Who or Whom?

How to get it right—and when and how to fudge it

Who and whom are tricky. Every language guide has an entry on how to deal with these pronouns. One of my favorites—Bryan A. Garner’s Modern American Usage—devotes a full page to published faux pas. Among the offenders are the likes of William F. Buckley and a passel of journalists who not only write for a living but probably also enjoy the ministrations of professional copy editors.

Part of the problem is the fact that, in casual speech and writing, who is widely and acceptably used in place of whom. That can leave whom sounding just plain wrong even when it’s right. This has been true for a long time. Observers of the language have been predicting and even promoting the demise of whom since at least 1870 (according to Webster’s dictionary). Yet we keep right on using who and whom in much the same way they were used in Shakespeare’s day.

Which is to say, who is a subject and whom is an object—until it sounds funny.

Below, you’ll find:

  • The basic rule
  • The most common complications
  • When and how to fudge it

The basic rule

Who and whoever are subjects—they take a verb.

Who is going to take a peony?
Whoever wants a peony should take one.

Whom and whomever are objects—of a verb or a preposition.

You met whom at the secret garden?
You met whomever you wanted, naturally.
Ask not for whom the tulip grows.
Give a flower to whomever you like.

Complications

The problem is, determining whether these pronouns function as subject or object isn’t always easy. Two main problems arise:

1. The pronoun is part of a clause nested inside the larger sentence, which can obscure its true function.

2. The pronoun is at the beginning of the sentence, which can trick you into assuming it’s the subject.

Complication 1: The pronoun is part of a clause nested inside the larger sentence

Wrong: Forward this e-mail to whomever you think gives a darn.
Right: Forward this e-mail to whoever you think gives a darn.

You might incorrectly choose whomever in a sentence like this if you assume that any word following a preposition is an object. However, in this example, the entire clause “whoever you think gives a darn”—not whoever alone—is the object of the preposition to. Whoever is the subject of the clause, and that function determines its case.

Identifying the existence of a clause in the first place is key, of course. Look for verbs. Remember, a clause, unlike a mere phrase, has its own subject and verb. Here, what goes with gives? Not the absent but understood subject of the larger sentence, you, whose verb is forward. “You gives”? I think not. What gives, then? Who gives.

The sentence is especially tricky because of the extraneous “you think,” which potentially distracts from the fact that the real subject and verb of the clause are “whoever gives.” Subtracting words to see what the sentence can do without can be a good way to reveal its basic structure: Forward this to whoever … gives a darn.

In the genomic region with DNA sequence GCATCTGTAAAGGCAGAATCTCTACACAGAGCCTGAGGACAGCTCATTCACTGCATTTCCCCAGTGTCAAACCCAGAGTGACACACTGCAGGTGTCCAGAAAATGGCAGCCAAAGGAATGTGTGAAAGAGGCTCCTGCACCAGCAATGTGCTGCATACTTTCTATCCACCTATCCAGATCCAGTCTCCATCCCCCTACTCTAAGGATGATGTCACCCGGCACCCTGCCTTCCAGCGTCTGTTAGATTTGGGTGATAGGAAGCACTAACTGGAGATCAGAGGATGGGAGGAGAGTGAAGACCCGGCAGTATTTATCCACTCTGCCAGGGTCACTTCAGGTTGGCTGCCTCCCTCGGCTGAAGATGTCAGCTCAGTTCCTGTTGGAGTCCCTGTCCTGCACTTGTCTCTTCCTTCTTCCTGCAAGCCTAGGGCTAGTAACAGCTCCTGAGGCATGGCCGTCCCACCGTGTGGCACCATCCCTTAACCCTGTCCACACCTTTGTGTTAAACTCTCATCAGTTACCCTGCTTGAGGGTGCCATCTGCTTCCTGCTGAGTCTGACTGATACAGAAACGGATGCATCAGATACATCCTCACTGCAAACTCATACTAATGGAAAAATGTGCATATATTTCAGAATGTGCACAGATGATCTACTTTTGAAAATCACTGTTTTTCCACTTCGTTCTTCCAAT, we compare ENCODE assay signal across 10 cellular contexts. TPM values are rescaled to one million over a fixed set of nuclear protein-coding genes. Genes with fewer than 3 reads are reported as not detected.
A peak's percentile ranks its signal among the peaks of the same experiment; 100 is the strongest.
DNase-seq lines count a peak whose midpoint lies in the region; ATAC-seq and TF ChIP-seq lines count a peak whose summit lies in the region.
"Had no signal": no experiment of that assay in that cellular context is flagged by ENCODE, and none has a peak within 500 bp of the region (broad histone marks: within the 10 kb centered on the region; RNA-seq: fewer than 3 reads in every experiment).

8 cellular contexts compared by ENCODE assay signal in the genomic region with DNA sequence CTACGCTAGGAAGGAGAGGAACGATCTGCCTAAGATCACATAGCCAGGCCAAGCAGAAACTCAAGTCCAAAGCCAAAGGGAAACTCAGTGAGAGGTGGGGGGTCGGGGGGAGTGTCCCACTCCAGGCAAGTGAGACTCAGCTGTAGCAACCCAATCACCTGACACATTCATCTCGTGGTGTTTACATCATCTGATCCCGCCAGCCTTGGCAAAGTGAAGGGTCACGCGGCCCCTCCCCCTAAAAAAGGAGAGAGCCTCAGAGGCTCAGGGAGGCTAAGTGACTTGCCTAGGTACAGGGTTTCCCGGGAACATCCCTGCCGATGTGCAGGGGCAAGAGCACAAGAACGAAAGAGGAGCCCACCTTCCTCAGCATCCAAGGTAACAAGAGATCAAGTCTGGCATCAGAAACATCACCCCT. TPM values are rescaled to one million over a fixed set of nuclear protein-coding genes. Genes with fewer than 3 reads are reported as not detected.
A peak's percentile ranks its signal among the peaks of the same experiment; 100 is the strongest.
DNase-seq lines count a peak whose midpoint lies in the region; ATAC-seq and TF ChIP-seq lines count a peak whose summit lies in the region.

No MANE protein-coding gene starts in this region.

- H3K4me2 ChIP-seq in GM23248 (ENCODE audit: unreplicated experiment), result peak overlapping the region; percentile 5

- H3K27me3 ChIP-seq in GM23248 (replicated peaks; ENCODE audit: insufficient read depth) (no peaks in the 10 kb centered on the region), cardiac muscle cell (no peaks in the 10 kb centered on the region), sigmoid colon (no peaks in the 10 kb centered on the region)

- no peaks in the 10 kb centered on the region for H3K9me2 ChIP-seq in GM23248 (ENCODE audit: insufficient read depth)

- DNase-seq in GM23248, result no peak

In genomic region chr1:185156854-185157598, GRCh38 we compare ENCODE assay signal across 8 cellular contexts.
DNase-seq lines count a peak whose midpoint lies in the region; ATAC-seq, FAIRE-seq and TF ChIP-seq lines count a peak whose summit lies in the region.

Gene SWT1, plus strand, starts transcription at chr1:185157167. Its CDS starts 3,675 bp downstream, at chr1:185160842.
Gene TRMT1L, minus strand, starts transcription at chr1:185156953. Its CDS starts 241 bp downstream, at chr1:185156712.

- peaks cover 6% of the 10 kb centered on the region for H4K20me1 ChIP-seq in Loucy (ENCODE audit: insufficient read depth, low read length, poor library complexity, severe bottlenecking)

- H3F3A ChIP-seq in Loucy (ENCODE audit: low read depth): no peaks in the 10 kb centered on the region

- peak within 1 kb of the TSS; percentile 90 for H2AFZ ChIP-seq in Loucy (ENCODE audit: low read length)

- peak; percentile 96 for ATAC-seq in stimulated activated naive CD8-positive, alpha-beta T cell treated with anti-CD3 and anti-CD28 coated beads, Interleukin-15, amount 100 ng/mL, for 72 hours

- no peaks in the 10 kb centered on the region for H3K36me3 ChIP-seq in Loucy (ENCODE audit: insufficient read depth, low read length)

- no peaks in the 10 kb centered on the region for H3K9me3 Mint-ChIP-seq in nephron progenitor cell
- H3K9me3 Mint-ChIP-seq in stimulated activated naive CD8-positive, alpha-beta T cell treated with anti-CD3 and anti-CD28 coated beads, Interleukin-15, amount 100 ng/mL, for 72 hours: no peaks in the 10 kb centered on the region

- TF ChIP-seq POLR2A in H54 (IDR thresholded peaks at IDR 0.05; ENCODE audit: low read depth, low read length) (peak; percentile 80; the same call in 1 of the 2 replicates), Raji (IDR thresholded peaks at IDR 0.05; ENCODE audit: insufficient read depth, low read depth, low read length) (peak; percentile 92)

The following example is very similar in meaning, but the structure is different. The pronoun is no longer part of a clause; it’s just the object of the preposition with:

Wrong: Please share this lesson with whoever you like.
Right: Please share this lesson with whomever you like.

Complication 2: The pronoun is at the beginning of the sentence

The first word of a sentence is often assumed to be the subject. It may not be. Questions, for example, may invert the usual subject-verb-object syntax. Rearranging the sentence in your mind can help you sort out what’s what. What word does the verb actually go with?

Wrong: Who can you trust?
Right: Whom can you trust?
Think: You (the subject) can trust … someone, an object, i.e. whom.

Wrong: Who does she want to attend the prom with?
Right: Whom does she want to attend the prom with?
Think: She (the subject) wants to attend the prom with … someone, an object, i.e. whom.

Sometimes, of course, the first word is the subject:

Wrong: Whom should I say is calling?
Right: Who should I say is calling?
Think: I should say who is calling.
OR think: Who is calling? (see subtraction tip above)

The fudge factor: default to who

The distinction between who and whom can be important for clarity and sound sentence structure. And, for some of us, to demonstrate our grasp of English. But there are two reasons to fudge it: 1) as explained earlier, who has been so widely used in place of whom for so long, especially in spoken English, that what is technically correct can sound forced, or 2) you can’t for the life of you figure out which one is correct.

Believe me, I’m not one to accommodate semiliteracy, but whom can be a stopper, and a sentence should flow. As a copy editor and copywriter, I cheerfully use who in place of whom in certain contexts. And, alas, even I sometimes have trouble determining which pronoun is correct (sentence diagramming has never been my strong point).

When you fudge, always go with who/whoever. If it’s wrong, most readers will glide right by it. Not so if you choose whom/whomever.

The following are right—and yet, whom are we kidding?

Whom do you think you are?
Whom were you talking to?
It’s not what you know, it’s whom you know.

The following are “wrong”—and yet, I think you’ll agree, so right:

Who do you think you are?
Who were you talking to?
It’s not what you know, it’s who you know.